Shared Solar Struggles In Connecticut
HARTFORD — (Updated 2:30 p.m.) It could produce 2,580 full-time jobs during construction and $374 million in local economic benefits for the state, according to a new report, but the idea of shared solar hasn’t gotten off the ground in Connecticut.
A new report by Vote Solar, an advocacy group for community or shared solar, found that these types of projects, which require installing solar panels on several acres of land, would not only promote equal access to clean energy, but also jobs and millions in tax revenue.
The report, which was released last week, suggests that policymakers in Hartford can’t ignore $347 million in economic benefits, in addition to $6 million in property tax revenues in the first year of operation.
In 2015, the legislature approved a Shared Solar pilot, but the Department of Energy and Environmental Protection missed its June 1 deadline to award the contract. The DEEP did not respond to requests for comment on the delay, but is currently reviewing proposals for various projects that are capped at 6 megawatts of electricity. The report and the benefits associated are based on 200 megawatt projects.
In the meantime, the group says New York, Rhode Island and Massachusetts have robust programs.
“While Connecticut legislators work to resolve state budget challenge over the next few months, here is a major opportunity to more than double its solar workforce through a community solar program,” Sean Garren, Northeast Director at Vote Solar, said. “This jobs and economic development report highlights the workforce and private investment opportunities of statewide community solar, and we hope lawmakers take advantage of clean energy as a tool for state prosperity during this summer’s special legislative session.”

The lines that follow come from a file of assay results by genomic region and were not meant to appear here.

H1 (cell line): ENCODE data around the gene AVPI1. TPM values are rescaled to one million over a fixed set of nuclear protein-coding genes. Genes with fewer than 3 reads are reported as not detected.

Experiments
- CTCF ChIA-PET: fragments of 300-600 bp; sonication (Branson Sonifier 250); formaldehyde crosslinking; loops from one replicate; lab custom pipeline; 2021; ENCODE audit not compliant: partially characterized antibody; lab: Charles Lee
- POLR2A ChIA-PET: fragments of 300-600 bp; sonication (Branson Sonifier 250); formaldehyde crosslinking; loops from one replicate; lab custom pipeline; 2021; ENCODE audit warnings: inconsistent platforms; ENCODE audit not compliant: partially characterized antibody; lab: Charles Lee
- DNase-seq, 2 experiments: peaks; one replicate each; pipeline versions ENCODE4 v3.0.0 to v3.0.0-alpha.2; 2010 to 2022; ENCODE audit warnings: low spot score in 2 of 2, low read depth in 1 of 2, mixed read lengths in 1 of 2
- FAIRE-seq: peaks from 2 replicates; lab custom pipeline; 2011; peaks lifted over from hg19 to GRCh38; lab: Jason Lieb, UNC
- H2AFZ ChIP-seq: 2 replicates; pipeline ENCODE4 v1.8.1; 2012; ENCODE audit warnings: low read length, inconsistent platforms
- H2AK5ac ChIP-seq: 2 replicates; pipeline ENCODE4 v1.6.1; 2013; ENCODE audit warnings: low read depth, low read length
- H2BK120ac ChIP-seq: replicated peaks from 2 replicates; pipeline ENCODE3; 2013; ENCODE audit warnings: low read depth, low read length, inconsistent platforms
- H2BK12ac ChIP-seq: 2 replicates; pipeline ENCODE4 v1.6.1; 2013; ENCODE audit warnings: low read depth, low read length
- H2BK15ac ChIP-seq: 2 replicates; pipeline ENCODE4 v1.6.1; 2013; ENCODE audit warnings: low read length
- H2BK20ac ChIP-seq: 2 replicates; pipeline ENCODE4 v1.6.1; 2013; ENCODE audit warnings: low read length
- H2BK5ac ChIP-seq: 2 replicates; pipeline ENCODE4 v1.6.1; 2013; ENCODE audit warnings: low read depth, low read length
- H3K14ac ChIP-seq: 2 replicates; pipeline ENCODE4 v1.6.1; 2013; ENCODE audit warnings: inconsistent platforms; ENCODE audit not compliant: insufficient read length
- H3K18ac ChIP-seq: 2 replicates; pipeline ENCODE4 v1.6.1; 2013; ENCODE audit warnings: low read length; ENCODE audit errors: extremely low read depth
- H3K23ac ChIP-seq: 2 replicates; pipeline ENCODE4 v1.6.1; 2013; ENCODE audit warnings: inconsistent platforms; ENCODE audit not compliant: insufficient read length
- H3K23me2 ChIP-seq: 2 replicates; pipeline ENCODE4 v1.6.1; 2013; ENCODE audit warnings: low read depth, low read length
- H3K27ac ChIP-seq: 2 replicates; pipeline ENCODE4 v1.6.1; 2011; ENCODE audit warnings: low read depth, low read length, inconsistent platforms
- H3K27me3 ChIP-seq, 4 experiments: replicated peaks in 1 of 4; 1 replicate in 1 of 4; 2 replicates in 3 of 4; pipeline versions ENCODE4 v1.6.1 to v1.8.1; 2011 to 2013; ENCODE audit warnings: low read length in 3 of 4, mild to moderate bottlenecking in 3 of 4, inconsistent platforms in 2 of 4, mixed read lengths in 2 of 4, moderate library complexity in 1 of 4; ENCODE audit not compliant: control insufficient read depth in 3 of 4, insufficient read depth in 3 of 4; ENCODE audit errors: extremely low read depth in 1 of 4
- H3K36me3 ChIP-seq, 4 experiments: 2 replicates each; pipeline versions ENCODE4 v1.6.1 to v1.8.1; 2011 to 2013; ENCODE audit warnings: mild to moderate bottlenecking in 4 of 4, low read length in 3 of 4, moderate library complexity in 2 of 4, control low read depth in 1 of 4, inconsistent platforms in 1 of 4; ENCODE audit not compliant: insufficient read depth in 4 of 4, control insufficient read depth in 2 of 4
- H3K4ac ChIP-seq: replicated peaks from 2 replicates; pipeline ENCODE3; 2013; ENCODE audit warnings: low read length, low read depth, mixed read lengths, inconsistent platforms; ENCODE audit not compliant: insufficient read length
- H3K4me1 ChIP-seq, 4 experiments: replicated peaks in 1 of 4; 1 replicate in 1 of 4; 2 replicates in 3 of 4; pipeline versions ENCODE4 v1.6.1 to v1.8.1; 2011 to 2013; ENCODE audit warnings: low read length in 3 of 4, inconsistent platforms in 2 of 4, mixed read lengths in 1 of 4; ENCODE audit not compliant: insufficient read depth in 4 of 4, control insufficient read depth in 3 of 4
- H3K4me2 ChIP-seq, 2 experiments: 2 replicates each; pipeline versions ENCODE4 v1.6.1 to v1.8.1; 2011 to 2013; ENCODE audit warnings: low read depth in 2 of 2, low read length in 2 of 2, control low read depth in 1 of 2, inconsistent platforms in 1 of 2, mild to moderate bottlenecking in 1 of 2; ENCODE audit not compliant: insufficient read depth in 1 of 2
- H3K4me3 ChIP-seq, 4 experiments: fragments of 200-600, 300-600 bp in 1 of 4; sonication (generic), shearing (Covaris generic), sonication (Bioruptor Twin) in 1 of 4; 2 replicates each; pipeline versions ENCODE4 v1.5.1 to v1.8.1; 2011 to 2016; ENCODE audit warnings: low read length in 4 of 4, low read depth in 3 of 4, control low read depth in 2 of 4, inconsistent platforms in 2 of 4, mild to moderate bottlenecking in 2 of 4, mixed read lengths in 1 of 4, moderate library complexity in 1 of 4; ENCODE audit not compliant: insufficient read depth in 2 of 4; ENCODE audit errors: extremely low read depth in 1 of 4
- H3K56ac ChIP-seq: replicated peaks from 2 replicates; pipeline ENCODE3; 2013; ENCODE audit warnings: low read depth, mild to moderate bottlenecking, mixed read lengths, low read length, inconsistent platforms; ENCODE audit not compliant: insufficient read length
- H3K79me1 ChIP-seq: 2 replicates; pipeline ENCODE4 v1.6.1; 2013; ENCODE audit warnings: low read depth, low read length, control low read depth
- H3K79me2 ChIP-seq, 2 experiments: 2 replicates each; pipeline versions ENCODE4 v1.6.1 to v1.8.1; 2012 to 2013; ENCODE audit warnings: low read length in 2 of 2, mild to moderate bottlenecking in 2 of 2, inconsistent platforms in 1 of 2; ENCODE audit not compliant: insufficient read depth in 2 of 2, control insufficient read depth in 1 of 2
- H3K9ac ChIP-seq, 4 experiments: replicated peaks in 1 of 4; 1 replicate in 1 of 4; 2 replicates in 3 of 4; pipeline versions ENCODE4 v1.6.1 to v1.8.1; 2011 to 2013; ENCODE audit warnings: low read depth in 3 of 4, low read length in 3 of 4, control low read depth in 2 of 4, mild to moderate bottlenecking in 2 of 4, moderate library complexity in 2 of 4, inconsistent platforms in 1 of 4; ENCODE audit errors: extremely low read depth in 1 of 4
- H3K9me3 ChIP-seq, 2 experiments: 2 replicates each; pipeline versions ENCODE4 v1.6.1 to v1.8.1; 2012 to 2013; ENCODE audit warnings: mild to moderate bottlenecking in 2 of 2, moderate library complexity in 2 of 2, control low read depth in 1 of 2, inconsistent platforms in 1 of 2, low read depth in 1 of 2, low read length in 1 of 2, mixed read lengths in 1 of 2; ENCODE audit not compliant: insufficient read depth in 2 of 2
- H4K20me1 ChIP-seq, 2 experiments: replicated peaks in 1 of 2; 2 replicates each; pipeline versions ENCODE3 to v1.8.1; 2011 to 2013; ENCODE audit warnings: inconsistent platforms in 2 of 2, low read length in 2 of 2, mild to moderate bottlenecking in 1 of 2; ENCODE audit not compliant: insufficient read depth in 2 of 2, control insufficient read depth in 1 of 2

Rep. Jonathan Steinberg, D-Westport, said Connecticut is missing a critical opportunity to grow green jobs by failing to embrace community solar projects across the state.
“We’re frittering away years of momentum on solar installations by sticking to a failed pilot program,” Steinberg said. “Now is the time to correct course and return to sound policies, including a statewide community solar program, which will once again make Connecticut an attractive state for solar projects.”
On Thursday in Simsbury, the community was voicing its opposition to a solar project by Deepwater Wind. The Rhode Island company would begin construction of the 26-megawatt solar farm on farmland in Simsbury in early 2018.
That project is not a shared solar project because the electricity generated would be sold back to the utilities and not the parties involved in building or investing in the solar array.
Even though Connecticut’s Department of Energy and Environmental Projection rejected Deepwater Wind’s proposal, it will move forward with regional approval from Massachusetts and Rhode Island. It will still have to be approved by the Connecticut Siting Council, but no local approval by the town of Simsbury is necessary.
A bill is awaiting Gov. Dannel P. Malloy’s signature would remove some large solar projects from the Siting Council’s current petition process and require them to go through a more demanding application process called a “Certificate of Environmental Compatibility and Public Need.”